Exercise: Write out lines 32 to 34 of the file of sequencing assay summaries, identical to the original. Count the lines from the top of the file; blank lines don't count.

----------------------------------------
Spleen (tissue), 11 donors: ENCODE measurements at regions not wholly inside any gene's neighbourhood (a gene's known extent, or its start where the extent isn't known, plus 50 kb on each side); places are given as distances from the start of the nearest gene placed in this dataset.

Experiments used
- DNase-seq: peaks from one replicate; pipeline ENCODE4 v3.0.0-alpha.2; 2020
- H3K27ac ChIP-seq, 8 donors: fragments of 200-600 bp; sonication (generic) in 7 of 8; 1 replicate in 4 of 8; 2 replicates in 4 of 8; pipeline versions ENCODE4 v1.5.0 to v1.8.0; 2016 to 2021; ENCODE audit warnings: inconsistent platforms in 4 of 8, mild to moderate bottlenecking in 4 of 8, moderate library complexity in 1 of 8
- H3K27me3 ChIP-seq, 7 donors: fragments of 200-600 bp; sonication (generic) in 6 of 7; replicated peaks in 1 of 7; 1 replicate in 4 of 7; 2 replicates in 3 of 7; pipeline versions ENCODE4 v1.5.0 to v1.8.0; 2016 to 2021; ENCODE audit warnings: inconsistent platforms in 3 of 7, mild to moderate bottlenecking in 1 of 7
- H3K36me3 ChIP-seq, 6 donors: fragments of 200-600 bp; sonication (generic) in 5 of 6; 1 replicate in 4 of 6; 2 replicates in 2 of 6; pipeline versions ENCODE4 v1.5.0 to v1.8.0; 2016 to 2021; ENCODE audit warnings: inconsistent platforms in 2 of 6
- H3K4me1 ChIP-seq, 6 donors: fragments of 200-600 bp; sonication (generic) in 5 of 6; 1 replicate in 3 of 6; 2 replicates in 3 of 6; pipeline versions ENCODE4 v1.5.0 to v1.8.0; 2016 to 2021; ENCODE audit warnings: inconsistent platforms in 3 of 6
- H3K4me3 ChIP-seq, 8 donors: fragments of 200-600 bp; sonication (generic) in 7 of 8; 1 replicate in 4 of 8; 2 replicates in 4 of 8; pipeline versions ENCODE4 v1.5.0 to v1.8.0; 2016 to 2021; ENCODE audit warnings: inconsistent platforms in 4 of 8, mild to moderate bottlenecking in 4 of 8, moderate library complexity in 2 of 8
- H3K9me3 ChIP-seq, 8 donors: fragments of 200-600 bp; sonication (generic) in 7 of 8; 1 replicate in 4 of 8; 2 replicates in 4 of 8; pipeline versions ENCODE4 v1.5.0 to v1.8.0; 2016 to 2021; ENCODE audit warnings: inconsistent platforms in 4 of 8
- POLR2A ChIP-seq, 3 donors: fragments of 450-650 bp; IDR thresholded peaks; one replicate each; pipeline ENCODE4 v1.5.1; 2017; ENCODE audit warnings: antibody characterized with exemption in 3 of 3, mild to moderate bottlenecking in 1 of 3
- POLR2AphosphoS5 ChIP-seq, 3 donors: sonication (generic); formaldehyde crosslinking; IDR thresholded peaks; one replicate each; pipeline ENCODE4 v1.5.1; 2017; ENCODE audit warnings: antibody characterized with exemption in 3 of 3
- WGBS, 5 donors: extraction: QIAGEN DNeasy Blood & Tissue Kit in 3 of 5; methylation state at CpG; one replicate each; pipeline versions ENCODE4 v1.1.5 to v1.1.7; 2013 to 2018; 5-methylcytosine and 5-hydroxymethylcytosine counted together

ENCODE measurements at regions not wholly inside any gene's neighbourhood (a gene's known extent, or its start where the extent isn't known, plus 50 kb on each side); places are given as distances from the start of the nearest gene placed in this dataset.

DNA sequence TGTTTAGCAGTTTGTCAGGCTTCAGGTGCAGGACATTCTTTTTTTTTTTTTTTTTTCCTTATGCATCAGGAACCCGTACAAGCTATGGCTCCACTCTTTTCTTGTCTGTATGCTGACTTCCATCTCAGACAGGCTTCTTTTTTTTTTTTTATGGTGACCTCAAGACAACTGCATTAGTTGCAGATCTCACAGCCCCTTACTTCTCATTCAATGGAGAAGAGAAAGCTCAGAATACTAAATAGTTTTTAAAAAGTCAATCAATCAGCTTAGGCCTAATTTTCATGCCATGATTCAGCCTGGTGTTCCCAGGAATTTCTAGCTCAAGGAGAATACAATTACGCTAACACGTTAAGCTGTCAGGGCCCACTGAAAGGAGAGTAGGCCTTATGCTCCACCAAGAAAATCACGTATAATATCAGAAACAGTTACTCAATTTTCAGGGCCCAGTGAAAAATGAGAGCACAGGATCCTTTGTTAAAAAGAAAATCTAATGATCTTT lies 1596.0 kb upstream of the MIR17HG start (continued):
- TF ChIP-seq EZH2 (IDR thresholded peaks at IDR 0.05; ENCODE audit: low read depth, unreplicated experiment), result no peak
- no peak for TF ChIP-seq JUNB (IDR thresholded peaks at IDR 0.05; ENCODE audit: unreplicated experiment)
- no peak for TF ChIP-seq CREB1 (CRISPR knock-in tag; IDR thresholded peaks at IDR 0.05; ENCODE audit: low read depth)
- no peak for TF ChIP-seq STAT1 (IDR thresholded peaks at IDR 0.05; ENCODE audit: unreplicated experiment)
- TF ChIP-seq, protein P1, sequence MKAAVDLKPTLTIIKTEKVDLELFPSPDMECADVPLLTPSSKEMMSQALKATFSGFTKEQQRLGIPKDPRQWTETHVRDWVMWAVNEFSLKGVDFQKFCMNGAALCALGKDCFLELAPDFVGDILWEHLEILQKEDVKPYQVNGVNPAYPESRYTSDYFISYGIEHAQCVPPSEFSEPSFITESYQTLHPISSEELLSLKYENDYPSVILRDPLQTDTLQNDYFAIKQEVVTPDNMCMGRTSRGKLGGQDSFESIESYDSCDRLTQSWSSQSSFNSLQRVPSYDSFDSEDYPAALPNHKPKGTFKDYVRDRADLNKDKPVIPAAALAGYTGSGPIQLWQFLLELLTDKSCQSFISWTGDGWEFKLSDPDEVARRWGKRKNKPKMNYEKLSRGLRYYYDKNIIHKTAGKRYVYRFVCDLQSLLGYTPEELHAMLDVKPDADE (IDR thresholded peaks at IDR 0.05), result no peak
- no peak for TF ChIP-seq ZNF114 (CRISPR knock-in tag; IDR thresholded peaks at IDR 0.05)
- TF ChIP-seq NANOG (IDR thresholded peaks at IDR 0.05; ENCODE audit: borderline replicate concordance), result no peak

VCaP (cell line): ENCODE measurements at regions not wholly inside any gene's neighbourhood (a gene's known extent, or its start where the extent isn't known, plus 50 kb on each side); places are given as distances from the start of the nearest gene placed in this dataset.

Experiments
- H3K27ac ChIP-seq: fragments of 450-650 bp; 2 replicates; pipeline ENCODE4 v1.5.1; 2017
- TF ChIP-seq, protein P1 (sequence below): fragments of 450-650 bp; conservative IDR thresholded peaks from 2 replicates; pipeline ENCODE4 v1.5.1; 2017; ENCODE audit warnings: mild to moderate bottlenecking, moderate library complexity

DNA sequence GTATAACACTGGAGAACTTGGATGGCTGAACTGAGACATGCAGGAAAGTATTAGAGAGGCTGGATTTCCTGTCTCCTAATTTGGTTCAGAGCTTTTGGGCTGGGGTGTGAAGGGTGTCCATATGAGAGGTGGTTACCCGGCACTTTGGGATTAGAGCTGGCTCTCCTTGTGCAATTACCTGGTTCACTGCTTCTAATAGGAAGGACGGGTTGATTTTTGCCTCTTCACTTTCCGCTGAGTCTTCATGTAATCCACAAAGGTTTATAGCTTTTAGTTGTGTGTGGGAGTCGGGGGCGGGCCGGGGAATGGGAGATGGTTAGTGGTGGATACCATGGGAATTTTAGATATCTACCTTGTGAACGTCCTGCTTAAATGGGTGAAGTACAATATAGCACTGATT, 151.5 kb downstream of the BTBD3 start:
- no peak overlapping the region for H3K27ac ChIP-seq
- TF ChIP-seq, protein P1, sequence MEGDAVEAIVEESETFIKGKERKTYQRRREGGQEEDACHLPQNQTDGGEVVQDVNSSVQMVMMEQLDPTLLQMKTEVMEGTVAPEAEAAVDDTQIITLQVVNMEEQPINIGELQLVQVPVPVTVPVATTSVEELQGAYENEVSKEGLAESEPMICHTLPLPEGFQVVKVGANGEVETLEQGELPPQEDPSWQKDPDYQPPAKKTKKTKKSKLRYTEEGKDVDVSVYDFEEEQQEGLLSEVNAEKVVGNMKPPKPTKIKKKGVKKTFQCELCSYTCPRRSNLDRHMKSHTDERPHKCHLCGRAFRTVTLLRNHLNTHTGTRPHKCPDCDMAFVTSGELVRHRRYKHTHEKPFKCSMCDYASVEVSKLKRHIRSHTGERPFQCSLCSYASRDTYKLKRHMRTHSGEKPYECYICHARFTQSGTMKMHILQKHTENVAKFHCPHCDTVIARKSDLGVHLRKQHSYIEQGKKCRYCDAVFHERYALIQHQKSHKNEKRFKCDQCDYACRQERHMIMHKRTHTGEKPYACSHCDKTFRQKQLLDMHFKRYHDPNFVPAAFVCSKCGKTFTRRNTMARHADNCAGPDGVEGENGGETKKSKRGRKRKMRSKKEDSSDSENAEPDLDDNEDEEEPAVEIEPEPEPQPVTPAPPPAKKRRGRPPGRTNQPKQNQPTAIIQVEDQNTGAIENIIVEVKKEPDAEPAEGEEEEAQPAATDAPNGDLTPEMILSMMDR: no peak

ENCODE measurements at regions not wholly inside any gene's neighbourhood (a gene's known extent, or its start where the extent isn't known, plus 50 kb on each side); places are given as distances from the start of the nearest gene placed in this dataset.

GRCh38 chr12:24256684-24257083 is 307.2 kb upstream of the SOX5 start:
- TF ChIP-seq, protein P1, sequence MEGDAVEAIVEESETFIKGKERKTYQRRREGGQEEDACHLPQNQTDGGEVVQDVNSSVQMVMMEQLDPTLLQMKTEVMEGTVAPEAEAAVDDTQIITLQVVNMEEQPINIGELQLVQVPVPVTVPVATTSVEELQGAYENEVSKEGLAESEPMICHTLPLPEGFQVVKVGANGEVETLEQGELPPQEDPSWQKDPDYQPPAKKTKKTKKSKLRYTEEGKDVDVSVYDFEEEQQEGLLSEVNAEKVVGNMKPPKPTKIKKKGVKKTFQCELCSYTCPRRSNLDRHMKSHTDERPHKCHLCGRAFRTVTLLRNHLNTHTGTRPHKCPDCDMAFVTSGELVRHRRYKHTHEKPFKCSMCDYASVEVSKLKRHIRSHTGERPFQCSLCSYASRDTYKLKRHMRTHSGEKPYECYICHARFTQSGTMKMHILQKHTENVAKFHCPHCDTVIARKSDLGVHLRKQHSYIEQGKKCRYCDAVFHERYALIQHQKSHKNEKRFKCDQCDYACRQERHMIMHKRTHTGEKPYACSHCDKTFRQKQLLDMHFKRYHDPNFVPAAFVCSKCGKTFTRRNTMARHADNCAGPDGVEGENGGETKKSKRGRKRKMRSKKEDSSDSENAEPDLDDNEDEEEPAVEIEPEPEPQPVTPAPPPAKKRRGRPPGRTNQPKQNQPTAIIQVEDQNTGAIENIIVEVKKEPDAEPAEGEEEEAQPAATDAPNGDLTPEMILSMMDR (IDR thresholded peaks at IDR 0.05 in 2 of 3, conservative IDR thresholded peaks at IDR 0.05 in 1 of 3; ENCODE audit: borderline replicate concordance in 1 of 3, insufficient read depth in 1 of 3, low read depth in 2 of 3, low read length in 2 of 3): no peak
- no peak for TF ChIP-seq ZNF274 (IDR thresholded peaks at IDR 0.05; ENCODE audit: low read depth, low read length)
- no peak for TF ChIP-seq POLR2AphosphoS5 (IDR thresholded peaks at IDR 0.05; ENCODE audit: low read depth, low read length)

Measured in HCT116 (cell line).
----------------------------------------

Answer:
- no peak for TF ChIP-seq ZNF274 (IDR thresholded peaks at IDR 0.05; ENCODE audit: low read depth, low read length)
- no peak for TF ChIP-seq POLR2AphosphoS5 (IDR thresholded peaks at IDR 0.05; ENCODE audit: low read depth, low read length)

Measured in HCT116 (cell line).